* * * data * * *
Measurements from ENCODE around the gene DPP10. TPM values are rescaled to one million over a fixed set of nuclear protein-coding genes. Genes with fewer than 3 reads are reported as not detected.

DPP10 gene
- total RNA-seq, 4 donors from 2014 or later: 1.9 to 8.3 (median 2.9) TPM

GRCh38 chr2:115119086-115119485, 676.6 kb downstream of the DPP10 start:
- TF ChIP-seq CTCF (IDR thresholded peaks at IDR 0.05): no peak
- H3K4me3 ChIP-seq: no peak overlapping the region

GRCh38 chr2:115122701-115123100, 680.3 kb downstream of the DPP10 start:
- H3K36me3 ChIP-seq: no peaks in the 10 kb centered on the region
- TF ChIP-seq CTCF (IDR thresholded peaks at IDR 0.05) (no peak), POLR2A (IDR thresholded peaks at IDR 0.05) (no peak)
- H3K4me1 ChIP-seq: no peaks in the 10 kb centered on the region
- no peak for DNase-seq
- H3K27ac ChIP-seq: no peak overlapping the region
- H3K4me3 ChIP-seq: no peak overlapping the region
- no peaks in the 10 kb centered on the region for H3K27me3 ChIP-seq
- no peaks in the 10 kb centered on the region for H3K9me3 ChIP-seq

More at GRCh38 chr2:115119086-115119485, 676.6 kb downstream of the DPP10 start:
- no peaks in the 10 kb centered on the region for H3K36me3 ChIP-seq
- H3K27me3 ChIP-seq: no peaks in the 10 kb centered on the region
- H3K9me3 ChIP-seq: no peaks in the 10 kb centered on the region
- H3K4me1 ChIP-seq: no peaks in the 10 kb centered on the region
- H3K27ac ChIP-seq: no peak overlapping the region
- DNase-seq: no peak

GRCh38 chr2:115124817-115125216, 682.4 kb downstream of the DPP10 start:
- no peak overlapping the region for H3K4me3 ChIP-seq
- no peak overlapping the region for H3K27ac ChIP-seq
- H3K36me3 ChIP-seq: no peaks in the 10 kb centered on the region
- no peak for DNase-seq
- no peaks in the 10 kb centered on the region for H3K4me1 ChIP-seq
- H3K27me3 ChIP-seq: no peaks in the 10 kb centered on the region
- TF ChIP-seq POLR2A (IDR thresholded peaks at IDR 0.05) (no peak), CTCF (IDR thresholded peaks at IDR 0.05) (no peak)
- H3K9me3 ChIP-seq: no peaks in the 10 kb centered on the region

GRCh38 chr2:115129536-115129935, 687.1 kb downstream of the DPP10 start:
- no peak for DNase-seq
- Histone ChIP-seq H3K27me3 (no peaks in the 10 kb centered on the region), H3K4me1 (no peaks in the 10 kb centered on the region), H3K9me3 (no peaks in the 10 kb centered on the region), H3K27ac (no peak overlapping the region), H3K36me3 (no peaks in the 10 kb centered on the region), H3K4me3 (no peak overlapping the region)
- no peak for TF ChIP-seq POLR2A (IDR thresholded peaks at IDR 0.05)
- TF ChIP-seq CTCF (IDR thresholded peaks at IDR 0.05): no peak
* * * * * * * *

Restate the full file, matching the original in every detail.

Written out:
Measurements from ENCODE around the gene DPP10. TPM values are rescaled to one million over a fixed set of nuclear protein-coding genes. Genes with fewer than 3 reads are reported as not detected.

DPP10 gene
- total RNA-seq, 4 donors from 2014 or later: 1.9 to 8.3 (median 2.9) TPM

GRCh38 chr2:115119086-115119485, 676.6 kb downstream of the DPP10 start:
- TF ChIP-seq CTCF (IDR thresholded peaks at IDR 0.05): no peak
- H3K4me3 ChIP-seq: no peak overlapping the region

GRCh38 chr2:115122701-115123100, 680.3 kb downstream of the DPP10 start:
- H3K36me3 ChIP-seq: no peaks in the 10 kb centered on the region
- TF ChIP-seq CTCF (IDR thresholded peaks at IDR 0.05) (no peak), POLR2A (IDR thresholded peaks at IDR 0.05) (no peak)
- H3K4me1 ChIP-seq: no peaks in the 10 kb centered on the region
- no peak for DNase-seq
- H3K27ac ChIP-seq: no peak overlapping the region
- H3K4me3 ChIP-seq: no peak overlapping the region
- no peaks in the 10 kb centered on the region for H3K27me3 ChIP-seq
- no peaks in the 10 kb centered on the region for H3K9me3 ChIP-seq

More at GRCh38 chr2:115119086-115119485, 676.6 kb downstream of the DPP10 start:
- no peaks in the 10 kb centered on the region for H3K36me3 ChIP-seq
- H3K27me3 ChIP-seq: no peaks in the 10 kb centered on the region
- H3K9me3 ChIP-seq: no peaks in the 10 kb centered on the region
- H3K4me1 ChIP-seq: no peaks in the 10 kb centered on the region
- H3K27ac ChIP-seq: no peak overlapping the region
- DNase-seq: no peak

GRCh38 chr2:115124817-115125216, 682.4 kb downstream of the DPP10 start:
- no peak overlapping the region for H3K4me3 ChIP-seq
- no peak overlapping the region for H3K27ac ChIP-seq
- H3K36me3 ChIP-seq: no peaks in the 10 kb centered on the region
- no peak for DNase-seq
- no peaks in the 10 kb centered on the region for H3K4me1 ChIP-seq
- H3K27me3 ChIP-seq: no peaks in the 10 kb centered on the region
- TF ChIP-seq POLR2A (IDR thresholded peaks at IDR 0.05) (no peak), CTCF (IDR thresholded peaks at IDR 0.05) (no peak)
- H3K9me3 ChIP-seq: no peaks in the 10 kb centered on the region

GRCh38 chr2:115129536-115129935, 687.1 kb downstream of the DPP10 start:
- no peak for DNase-seq
- Histone ChIP-seq H3K27me3 (no peaks in the 10 kb centered on the region), H3K4me1 (no peaks in the 10 kb centered on the region), H3K9me3 (no peaks in the 10 kb centered on the region), H3K27ac (no peak overlapping the region), H3K36me3 (no peaks in the 10 kb centered on the region), H3K4me3 (no peak overlapping the region)
- no peak for TF ChIP-seq POLR2A (IDR thresholded peaks at IDR 0.05)
- TF ChIP-seq CTCF (IDR thresholded peaks at IDR 0.05): no peak